How we say these two words means everything. They are either anticipation or fear. They are an open door or a dead-end. They are what we may become or what we never do. What if can be a possibility greater than we ever expected, or it can become if only.
I balance between these two what ifs. I am a practical and rational thinker. Therefore, when an idea is brought forth, my mind immediately runs through what needs to be done, problems that will come up, and an assessment of whether I should move forward. Sometimes I conclude the what if is not a good idea (or the right time for the idea). For example, I did not get on a plane and go to the border these last weeks. Although I did call my Congresspeople, write emails, attend a vigil and protest, and donate funds to those who are on the border advocating for those claiming asylum.
But I do not come up with worst case scenarios and then ruminate on them. I apply my practical and rational mind to what couldbe the worst thing to happen, and often realize it’s not very likely. And I let it go.
My what ifs tend toward the why not. Sure it might not work out, and I could fail. But what if I don’t? What if I don’t get this chance again? What if it is more than what I can picture in my head? What if I actually get out of the boat and try to walk towards Jesus?What if I actually get out of the boat and try to walk towards Jesus? Click To Tweet
Peter answered him, “Lord, if it is you, command me to come to you on the water.” He said, “Come.” So Peter got out of the boat, started walking on the water, and came toward Jesus. – Matthew 14:28-29 (NRSV)
Granted, Peter saw the storm and began to sink. But I don’t think Peter ever said, “If only I hadn’t gotten out of the boat.” I think the other disciples look back and said, “What if I had?”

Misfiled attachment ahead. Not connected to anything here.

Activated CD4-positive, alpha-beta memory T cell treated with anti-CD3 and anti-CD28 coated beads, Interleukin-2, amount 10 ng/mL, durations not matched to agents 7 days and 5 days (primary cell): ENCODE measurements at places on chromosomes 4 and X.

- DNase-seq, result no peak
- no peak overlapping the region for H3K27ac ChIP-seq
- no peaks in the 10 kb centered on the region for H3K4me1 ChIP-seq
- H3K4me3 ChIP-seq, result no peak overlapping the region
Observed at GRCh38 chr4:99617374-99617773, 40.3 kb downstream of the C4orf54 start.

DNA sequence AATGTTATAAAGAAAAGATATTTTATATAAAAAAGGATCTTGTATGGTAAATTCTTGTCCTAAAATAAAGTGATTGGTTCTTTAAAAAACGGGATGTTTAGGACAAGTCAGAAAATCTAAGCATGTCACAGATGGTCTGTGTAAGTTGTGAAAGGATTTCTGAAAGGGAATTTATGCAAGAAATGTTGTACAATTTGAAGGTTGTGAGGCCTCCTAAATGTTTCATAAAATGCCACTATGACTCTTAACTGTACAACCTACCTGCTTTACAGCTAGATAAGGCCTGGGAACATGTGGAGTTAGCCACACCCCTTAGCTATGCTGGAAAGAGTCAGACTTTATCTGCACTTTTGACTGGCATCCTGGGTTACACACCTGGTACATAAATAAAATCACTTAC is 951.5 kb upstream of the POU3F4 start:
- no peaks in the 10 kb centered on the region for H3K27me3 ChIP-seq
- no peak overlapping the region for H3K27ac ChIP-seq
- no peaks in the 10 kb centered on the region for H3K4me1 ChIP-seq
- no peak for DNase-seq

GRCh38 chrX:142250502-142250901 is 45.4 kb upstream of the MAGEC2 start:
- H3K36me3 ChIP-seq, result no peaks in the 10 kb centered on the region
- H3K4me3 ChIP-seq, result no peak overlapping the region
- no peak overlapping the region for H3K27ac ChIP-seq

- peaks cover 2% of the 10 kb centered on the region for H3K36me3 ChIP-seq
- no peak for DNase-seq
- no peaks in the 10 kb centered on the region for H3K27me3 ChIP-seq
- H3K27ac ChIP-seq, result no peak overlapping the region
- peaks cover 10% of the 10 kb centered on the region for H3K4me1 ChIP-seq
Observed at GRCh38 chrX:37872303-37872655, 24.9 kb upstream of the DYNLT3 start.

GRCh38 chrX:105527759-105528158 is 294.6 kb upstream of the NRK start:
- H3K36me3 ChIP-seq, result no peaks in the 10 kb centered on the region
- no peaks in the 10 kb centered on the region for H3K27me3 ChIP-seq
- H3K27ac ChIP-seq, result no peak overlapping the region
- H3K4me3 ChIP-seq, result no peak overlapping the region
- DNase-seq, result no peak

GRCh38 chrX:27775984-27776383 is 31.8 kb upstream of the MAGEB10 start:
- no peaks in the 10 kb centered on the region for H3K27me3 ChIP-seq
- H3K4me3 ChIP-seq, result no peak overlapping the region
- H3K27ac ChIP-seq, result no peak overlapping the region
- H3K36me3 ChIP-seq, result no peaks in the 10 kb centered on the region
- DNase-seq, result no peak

Sometimes I’ll sink – but sometimes, I’ll actually make it to Jesus. Regardless, Jesus will be right there with me. Worst case scenario, I’ll get wet and maybe feel a little foolish in the moment, but I’ll never say, “If only I had.”
It’s Five Minute Friday: “Write for five minutes on the word of the week. This is meant to be a free write, which means: no editing, no over-thinking, no worrying about perfect grammar or punctuation. Just write.” You can find more posts on this week’s word here.
This week, I published my first book:
Prayers for the People: Scripturally Based Prayers for Worship
I hope you consider checking it out!
9 Thoughts to “if”
What “iffing” tends to cause paralysis. A certain amount shows responsibility and maturity. Too much, and nothing gets done.
You’re right. It’s a balance.
“An open door or a dead end.” WOW… I have never thought about it like that. I read that line again and again.
interesting reflection on the word for this week. I like your reflection on the two what ifs
Oh there are never-ending lessons to learn from Peter! His getting out of the boat is one of my favorites!!
I identify quite a bit with the Peter of the Gospels (I haven’t preached a sermon yet that converts 3,000). He has amazing moments of clarity even as he stumbles in his faithfulness.
So true- what if’s can focus on either the potential pitfalls or the possibilities! Our thoughts went on similar lines with the prompt today. Visiting from FMF #6.